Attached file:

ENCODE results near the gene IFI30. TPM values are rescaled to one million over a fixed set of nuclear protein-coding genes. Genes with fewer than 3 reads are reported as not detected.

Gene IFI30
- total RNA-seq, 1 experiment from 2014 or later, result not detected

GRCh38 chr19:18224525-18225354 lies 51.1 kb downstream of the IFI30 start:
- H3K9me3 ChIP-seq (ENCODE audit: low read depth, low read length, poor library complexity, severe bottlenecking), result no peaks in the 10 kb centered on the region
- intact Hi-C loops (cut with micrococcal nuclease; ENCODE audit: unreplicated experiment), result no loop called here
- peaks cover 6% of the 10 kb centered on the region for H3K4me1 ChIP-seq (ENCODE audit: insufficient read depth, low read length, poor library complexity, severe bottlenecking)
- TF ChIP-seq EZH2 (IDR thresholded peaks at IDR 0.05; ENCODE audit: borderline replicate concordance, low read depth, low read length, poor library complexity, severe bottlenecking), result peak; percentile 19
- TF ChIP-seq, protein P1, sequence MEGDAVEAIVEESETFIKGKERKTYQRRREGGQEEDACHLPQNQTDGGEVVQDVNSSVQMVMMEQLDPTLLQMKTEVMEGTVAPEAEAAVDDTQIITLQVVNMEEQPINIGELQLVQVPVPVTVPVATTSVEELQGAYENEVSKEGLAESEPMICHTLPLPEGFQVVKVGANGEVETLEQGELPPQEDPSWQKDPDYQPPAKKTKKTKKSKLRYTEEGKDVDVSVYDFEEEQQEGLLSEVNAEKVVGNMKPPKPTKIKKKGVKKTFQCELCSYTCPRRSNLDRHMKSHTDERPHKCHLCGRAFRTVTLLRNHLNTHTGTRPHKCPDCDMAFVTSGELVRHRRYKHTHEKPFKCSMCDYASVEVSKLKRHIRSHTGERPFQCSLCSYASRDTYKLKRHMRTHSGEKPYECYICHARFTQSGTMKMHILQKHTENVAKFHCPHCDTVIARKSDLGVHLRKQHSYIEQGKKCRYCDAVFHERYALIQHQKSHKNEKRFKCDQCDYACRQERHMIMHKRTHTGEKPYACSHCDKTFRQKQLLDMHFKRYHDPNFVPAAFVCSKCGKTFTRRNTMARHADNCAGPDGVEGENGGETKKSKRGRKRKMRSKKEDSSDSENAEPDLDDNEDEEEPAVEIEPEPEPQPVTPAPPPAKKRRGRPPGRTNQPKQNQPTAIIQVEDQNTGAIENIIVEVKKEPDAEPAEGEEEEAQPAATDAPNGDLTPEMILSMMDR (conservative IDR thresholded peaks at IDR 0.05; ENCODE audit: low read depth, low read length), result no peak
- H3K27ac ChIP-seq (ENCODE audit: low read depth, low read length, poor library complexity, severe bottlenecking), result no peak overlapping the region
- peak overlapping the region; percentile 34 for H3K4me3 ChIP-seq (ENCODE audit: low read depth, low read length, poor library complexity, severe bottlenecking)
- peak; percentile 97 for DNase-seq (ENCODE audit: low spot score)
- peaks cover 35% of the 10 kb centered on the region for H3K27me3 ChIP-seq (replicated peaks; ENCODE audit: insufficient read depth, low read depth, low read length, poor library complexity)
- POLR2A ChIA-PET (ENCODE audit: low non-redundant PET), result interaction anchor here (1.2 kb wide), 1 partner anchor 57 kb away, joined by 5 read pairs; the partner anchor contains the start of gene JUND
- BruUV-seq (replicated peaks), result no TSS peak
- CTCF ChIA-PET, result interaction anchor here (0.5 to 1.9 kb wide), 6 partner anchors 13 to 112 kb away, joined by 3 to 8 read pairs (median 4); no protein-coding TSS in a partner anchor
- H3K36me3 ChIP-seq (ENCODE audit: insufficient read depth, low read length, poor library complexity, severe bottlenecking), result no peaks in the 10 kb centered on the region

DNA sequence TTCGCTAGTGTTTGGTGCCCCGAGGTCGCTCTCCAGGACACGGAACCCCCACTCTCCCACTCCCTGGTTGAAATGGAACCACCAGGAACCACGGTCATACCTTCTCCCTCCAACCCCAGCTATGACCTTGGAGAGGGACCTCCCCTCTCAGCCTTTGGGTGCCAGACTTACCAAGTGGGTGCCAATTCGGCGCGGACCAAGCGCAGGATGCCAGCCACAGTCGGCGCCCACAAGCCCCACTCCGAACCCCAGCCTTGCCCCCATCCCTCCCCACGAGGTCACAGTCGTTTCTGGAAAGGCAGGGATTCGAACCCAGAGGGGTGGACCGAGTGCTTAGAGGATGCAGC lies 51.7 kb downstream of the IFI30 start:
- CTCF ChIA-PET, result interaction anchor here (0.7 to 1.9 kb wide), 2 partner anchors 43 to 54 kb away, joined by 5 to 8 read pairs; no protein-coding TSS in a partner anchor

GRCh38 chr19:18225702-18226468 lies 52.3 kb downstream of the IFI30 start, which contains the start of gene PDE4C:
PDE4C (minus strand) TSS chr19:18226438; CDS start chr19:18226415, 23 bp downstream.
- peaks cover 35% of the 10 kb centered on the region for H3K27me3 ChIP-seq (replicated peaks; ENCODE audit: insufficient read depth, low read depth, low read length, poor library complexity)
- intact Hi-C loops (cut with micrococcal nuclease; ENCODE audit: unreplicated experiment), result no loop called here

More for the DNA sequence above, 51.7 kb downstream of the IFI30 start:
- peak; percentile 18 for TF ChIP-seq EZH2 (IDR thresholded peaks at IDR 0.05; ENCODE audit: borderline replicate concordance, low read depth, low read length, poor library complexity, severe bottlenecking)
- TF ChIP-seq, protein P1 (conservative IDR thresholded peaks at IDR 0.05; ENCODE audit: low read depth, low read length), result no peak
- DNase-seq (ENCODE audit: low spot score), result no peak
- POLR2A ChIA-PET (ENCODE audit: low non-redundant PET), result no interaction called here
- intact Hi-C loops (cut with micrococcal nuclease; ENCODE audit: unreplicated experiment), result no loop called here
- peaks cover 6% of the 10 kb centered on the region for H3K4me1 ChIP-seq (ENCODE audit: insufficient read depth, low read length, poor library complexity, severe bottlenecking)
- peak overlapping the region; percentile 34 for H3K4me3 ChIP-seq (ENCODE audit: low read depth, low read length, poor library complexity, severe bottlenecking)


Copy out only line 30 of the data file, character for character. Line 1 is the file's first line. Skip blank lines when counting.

- peaks cover 6% of the 10 kb centered on the region for H3K4me1 ChIP-seq (ENCODE audit: insufficient read depth, low read length, poor library complexity, severe bottlenecking)